In Springfield Park in Jacksonville, there is a statue.
Known as a “Monument to the Women of the Confederacy,” it depicts a white woman and her two children. Like many confederate memorials erected in the post-Reconstruction era, like many schools named for confederate generals in the Jim Crow era, sculptor Allen G. Newman’s Springfield remnant asserts white supremacy.
It’s a piece of art that lends cover to white atrocities—murders of Black men without penalty of law. Click here to read how our public art embodies an ugly rationalization for lynchings.
It’s informative to examine Newman’s earlier work, an ostensible homage to post-Civil War peace and reconciliation. “The Triumph of Peace” remains standing in Atlanta despite its glorification of our nation’s enemy, the confederacy. A large and powerful angel towers over a weary soldier. The angel delivers the news of peace.
“War is over.”
But is it?
Notice, if you will, the soldier has not quite laid down his arms. Notice the angel holding high the olive branch. It has still not been relayed.
The olive branch is a biblical symbol. The dove bearing the leafy branch was Noah’s signal it was safe to anchor the ark, and safe to disembark all he had curated. Olive wood is soft, too soft to be carved into weaponry.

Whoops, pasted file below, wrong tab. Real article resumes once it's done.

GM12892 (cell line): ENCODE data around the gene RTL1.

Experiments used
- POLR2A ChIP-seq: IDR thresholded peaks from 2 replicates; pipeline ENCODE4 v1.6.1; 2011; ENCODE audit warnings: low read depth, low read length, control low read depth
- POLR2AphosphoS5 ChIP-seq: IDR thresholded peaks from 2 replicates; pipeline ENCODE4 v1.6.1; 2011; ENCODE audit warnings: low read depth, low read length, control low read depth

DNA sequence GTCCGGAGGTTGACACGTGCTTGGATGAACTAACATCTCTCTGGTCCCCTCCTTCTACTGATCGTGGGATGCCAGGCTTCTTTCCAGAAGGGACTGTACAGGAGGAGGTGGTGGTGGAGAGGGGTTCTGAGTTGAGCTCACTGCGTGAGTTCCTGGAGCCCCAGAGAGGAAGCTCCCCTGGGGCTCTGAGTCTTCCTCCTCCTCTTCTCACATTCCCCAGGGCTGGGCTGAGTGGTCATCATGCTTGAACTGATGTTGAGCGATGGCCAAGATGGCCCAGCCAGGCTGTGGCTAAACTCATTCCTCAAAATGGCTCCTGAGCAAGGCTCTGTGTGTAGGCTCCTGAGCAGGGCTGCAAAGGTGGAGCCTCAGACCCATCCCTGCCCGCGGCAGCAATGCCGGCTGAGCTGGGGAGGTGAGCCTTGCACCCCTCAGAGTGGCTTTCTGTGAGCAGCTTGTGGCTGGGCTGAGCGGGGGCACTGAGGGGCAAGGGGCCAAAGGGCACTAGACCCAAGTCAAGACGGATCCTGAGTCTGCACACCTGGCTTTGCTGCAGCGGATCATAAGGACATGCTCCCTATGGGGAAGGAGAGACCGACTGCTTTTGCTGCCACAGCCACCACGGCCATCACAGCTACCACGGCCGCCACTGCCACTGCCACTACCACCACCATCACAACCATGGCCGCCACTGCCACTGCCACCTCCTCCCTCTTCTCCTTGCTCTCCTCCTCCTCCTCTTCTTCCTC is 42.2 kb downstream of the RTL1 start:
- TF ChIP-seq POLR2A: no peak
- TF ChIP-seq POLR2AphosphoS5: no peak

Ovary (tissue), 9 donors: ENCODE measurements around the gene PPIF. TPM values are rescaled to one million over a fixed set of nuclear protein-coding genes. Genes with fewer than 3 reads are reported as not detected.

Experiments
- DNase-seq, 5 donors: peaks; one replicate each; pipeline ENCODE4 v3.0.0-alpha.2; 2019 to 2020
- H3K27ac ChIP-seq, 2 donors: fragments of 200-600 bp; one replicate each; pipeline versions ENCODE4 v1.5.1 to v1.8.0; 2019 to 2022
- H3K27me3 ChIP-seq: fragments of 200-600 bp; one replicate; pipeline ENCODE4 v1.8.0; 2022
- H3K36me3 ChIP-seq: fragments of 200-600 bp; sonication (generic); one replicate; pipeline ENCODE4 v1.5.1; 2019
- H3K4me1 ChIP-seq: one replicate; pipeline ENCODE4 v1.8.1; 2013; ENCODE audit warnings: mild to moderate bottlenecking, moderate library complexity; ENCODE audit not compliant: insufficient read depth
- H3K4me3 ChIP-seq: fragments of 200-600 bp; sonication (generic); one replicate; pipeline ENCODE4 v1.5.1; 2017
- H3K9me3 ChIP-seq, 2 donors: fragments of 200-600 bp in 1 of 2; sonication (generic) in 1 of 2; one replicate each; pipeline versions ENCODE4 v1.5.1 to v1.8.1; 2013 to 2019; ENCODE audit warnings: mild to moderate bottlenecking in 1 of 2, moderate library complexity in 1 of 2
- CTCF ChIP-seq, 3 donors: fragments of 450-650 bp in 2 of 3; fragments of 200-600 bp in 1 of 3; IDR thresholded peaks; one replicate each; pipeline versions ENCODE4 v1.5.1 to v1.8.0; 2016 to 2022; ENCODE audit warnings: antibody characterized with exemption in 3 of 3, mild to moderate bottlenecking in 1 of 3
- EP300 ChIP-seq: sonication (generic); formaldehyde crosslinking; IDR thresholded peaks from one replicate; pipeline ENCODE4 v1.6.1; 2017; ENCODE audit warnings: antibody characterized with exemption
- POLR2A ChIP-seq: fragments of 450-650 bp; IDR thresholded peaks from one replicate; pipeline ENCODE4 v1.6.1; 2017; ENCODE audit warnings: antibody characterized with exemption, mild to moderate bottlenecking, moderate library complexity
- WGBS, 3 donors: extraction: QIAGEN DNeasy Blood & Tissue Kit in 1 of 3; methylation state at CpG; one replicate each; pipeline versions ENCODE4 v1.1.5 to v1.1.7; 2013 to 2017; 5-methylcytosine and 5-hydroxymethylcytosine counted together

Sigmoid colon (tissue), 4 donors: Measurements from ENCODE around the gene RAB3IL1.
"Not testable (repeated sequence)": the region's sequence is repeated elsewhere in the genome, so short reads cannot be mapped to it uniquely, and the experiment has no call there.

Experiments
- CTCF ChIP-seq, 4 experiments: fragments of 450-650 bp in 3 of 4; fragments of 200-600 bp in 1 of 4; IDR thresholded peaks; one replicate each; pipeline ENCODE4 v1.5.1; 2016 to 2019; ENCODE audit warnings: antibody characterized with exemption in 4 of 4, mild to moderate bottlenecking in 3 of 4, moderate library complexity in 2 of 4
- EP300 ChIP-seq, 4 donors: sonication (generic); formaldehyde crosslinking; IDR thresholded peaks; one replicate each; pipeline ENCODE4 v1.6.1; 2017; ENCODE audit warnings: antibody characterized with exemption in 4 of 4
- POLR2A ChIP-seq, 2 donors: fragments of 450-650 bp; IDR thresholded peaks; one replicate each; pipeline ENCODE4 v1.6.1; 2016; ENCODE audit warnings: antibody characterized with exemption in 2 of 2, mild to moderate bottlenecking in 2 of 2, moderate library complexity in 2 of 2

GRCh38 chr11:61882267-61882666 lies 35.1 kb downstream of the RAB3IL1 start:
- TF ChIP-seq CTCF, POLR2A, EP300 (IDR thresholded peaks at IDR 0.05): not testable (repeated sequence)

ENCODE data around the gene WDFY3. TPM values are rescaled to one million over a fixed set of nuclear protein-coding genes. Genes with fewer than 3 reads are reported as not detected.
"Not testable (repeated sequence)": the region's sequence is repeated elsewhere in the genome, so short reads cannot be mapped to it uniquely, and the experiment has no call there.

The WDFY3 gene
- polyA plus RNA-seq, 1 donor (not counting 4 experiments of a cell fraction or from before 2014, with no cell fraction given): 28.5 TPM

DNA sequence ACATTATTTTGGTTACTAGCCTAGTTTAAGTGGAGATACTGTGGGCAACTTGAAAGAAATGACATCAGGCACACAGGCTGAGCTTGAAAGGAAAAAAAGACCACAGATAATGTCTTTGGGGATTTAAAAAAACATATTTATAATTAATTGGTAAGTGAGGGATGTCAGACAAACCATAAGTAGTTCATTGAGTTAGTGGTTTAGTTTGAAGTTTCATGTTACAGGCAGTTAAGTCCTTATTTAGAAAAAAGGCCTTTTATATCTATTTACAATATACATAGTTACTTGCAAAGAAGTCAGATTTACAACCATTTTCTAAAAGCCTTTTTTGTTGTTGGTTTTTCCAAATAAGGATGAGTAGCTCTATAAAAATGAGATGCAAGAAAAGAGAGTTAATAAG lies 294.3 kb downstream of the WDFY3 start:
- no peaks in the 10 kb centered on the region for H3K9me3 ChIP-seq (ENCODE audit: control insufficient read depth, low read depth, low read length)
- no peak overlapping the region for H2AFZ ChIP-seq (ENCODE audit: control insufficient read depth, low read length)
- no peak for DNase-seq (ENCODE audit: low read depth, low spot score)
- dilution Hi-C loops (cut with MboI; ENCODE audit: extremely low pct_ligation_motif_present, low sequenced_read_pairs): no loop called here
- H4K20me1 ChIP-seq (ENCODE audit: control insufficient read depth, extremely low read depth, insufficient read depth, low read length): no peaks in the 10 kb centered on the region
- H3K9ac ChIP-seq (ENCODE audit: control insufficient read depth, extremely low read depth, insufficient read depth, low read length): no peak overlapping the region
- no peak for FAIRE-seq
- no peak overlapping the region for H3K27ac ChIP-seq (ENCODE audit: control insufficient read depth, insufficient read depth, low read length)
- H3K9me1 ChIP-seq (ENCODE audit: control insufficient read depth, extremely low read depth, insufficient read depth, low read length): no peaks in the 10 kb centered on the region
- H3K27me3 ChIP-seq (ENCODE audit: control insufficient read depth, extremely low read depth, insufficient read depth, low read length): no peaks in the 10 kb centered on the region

Too soft, for example, to be fashioned into an ax handle.
To “extend the olive branch” has become a figure of speech for peacemaking. In Newman’s statue, the news of peace comes from God’s messenger.
Interestingly, I don’t recall the idiom’s corollary. We don’t often speak of “receiving the olive branch.”
Perhaps the angel wielding the leafy branch, as if God handed it down, makes for more interesting art than a soldier who has accepted it. How can ever he receive it, though, if both hands are still bearing his weapon?
The book of Isaiah gives us a salient image of peacemaking: “[T]hey shall beat their swords into plowshares, and their spears into pruning hooks.”
But how do we uncast our nation’s bronze glorifications of racism? How do we un-harden our anger-forged souls? How do we begin to trade instruments of destruction for leafy green branches?
It starts with new art.
Instead of glitzy, riverfront advertisements subject to being misread, why not create a clear and complete homage to peace? Why not open the invitation to Jacksonville artists, who understand the healing this place can yet provide?
Trading ax handles for olive branches begins with the symbols we now choose to create.